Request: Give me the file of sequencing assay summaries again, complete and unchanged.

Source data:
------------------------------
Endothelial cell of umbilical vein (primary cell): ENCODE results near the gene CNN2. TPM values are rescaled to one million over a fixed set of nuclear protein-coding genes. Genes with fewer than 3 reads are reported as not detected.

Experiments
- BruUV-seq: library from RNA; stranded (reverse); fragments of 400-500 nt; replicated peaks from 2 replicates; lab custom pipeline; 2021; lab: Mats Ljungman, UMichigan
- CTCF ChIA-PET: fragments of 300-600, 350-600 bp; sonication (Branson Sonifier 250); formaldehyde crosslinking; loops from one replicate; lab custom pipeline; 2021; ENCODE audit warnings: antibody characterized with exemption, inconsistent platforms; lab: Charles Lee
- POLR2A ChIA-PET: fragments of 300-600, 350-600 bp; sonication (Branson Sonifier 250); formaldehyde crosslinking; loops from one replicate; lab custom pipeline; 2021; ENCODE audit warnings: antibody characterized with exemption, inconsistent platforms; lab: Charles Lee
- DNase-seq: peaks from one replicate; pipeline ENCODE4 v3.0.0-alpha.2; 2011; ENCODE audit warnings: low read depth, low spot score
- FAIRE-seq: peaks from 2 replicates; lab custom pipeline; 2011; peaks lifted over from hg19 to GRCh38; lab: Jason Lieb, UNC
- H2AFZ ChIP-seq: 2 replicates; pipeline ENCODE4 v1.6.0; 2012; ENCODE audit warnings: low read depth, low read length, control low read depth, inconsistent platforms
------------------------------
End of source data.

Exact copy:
Endothelial cell of umbilical vein (primary cell): ENCODE results near the gene CNN2. TPM values are rescaled to one million over a fixed set of nuclear protein-coding genes. Genes with fewer than 3 reads are reported as not detected.

Experiments
- BruUV-seq: library from RNA; stranded (reverse); fragments of 400-500 nt; replicated peaks from 2 replicates; lab custom pipeline; 2021; lab: Mats Ljungman, UMichigan
- CTCF ChIA-PET: fragments of 300-600, 350-600 bp; sonication (Branson Sonifier 250); formaldehyde crosslinking; loops from one replicate; lab custom pipeline; 2021; ENCODE audit warnings: antibody characterized with exemption, inconsistent platforms; lab: Charles Lee
- POLR2A ChIA-PET: fragments of 300-600, 350-600 bp; sonication (Branson Sonifier 250); formaldehyde crosslinking; loops from one replicate; lab custom pipeline; 2021; ENCODE audit warnings: antibody characterized with exemption, inconsistent platforms; lab: Charles Lee
- DNase-seq: peaks from one replicate; pipeline ENCODE4 v3.0.0-alpha.2; 2011; ENCODE audit warnings: low read depth, low spot score
- FAIRE-seq: peaks from 2 replicates; lab custom pipeline; 2011; peaks lifted over from hg19 to GRCh38; lab: Jason Lieb, UNC
- H2AFZ ChIP-seq: 2 replicates; pipeline ENCODE4 v1.6.0; 2012; ENCODE audit warnings: low read depth, low read length, control low read depth, inconsistent platforms